In January 2019, fifteen students began meeting in an undergraduate seminar on Collective Intelligence. The goal of the course was to leverage group thinking to address a “big” issue of the contemporary world – comprehensive immigration reform. The first half of the course was dedicated to understanding the theories and applications of Collective Intelligence. The second half was applying those theories to the very real issue of immigration reform in the United States. To gain a theoretical foundation, students conversed with international scholars and activists in the collective intelligence field such as Philosopher Pierry Lévy the University of Ottawa, Geoff Mulgan - Chief Executive of the National Endowment for Science Technology and the Arts and Visiting Professor at University College London, the London School of Economics, and the University of Melbourne, Mathematician Nikos Salingaros of the University of Texas at San Antonio, Daren Brabham, Senior Director Analyst at Gartner, and Anita Williams Woolley, Associate Professor of Organizational Behavior and Theory at Carnegie-Mellon University.
During the second half of the semester, class members, with the assistance of students at Sorbonne Université in Paris, conducted original research on comprehensive immigration reform. They met with representatives of several immigration, refugee, and asylum organizations including the Center for Refugee Services, Catholic Charities, and the City of San Antonio’s Immigration Office. They conducted face-to-face interviews with approximately 50 students, faculty, and staff at the university seeking input on creative solutions. Significantly, they also implemented two online surveys – one targeting individuals currently living in the United States, and one targeting those living in other countries. The goal of the former was to better understand the current perceptions of the U.S. immigration system and provide suggestions for change specifically related to that system. The latter was solely interested in finding original solutions to the many obstacles of immigration reform, specifically targeting the areas of 1) entry, 2) visas, 3) legal processes, and 4) services. In all, the two U.S.-based surveys (one distributed in English and one in Spanish) yielded a combined 478 responses and the international survey asking for creative solutions yielded 50 responses from 17 countries. Complete results from this survey are included in Appendix A of the white paper.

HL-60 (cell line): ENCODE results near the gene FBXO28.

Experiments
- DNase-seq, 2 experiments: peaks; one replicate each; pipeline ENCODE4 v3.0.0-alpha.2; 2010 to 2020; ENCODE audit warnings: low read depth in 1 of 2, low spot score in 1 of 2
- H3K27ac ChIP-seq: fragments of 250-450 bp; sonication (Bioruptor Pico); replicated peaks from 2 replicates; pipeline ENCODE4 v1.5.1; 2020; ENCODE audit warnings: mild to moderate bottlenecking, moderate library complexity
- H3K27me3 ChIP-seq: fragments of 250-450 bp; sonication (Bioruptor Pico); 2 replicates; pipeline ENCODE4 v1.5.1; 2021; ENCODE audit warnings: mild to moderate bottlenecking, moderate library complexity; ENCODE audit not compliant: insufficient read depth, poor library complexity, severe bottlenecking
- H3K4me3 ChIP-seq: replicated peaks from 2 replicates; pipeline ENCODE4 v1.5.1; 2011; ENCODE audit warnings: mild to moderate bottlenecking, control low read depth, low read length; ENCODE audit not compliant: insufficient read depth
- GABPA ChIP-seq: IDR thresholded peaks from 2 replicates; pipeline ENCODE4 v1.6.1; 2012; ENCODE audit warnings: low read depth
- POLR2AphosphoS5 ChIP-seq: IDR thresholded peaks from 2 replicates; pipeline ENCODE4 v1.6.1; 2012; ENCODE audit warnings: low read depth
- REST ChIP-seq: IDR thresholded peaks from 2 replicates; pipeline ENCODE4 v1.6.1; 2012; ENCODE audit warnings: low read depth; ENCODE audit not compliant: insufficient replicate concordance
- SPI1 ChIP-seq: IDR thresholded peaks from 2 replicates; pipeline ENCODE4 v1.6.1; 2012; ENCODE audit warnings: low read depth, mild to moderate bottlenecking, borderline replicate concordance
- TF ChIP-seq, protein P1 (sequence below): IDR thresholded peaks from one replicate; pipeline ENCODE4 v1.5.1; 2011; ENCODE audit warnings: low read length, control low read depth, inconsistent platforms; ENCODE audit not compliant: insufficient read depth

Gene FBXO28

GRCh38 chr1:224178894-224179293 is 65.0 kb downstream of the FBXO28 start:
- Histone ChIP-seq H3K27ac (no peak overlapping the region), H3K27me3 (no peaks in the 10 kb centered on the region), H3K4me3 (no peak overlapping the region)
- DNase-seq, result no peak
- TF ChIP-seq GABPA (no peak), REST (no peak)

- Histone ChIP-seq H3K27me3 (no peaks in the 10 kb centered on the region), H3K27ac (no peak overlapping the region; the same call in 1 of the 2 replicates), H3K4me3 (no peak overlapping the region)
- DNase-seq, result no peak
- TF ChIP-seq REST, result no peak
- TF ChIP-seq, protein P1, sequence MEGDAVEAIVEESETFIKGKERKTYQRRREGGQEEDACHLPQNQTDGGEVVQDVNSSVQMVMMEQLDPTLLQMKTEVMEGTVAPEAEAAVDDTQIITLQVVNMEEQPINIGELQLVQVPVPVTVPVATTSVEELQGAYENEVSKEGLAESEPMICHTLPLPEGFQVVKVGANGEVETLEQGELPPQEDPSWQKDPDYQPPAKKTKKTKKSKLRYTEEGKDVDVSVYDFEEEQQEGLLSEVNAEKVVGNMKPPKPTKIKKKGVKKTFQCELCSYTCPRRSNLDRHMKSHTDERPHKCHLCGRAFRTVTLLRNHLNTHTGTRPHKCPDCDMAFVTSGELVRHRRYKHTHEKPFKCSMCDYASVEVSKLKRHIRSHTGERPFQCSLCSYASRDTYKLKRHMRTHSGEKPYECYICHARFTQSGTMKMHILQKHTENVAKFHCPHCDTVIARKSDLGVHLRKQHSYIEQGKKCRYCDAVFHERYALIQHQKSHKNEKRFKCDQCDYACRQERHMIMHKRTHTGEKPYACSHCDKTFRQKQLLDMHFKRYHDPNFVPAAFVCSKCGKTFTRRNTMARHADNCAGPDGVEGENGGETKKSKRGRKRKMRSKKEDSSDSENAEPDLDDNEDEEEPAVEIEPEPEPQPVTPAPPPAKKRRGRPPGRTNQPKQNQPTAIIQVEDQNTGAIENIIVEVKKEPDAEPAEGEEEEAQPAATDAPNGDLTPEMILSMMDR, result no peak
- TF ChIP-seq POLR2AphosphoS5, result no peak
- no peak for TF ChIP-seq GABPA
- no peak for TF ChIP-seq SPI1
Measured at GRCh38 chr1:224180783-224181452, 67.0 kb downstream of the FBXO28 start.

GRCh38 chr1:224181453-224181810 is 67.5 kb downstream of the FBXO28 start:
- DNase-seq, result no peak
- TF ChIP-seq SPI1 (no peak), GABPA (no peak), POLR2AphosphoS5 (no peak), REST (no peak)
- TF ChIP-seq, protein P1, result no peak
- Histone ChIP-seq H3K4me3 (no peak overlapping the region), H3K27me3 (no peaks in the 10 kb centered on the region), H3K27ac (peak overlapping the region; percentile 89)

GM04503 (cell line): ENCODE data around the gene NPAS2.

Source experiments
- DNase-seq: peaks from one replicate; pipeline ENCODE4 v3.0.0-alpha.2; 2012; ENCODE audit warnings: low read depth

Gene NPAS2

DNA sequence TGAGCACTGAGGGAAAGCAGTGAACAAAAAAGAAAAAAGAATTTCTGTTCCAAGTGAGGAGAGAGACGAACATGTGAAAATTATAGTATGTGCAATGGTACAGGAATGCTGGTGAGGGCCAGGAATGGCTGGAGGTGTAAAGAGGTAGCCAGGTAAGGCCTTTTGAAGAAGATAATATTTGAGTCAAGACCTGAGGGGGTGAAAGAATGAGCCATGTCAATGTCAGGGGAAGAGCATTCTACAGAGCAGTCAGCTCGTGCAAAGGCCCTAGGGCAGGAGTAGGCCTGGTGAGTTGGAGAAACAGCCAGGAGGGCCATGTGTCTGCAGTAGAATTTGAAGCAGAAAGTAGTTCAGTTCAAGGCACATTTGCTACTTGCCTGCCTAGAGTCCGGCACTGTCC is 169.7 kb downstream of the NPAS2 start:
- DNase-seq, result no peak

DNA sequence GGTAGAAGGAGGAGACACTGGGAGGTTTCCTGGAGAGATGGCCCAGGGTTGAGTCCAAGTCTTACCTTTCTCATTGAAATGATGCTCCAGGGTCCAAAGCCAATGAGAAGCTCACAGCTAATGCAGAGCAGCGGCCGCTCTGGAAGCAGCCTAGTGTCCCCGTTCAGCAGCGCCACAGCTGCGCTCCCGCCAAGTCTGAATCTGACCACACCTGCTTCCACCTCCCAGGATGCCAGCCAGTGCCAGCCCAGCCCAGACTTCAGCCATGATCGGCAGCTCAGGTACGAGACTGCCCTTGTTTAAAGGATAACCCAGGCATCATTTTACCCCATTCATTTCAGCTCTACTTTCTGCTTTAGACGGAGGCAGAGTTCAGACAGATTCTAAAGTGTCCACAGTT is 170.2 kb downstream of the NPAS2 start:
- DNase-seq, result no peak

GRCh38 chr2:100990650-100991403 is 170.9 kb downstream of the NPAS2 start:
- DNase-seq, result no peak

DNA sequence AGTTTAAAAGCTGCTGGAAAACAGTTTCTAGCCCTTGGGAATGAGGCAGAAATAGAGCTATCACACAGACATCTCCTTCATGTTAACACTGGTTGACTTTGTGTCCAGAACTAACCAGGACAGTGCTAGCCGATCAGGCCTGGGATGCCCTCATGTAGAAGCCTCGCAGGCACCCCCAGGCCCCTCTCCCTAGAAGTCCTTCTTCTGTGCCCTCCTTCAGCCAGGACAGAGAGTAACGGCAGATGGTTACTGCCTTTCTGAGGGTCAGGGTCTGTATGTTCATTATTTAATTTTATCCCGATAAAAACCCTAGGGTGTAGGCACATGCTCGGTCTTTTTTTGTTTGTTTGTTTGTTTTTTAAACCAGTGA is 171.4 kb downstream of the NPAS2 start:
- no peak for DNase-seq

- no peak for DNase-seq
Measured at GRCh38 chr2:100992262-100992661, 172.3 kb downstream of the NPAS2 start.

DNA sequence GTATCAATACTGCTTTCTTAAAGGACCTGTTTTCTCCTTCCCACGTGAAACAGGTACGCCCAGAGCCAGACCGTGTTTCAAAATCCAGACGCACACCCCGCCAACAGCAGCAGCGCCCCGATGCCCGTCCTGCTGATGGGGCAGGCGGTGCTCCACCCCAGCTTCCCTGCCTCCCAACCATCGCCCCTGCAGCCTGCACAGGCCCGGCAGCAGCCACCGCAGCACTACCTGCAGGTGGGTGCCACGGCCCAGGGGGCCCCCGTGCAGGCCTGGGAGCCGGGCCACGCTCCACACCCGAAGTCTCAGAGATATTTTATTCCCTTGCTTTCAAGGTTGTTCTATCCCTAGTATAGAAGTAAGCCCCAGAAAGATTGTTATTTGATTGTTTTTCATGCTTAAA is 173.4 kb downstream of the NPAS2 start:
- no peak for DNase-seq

Student Project, Communication Dept, Trinity Univeristy and Henderson, Jennifer, "Recommendations for Comprehensive Immigration Reform in the United States" (2019). Communication Student Works. 2.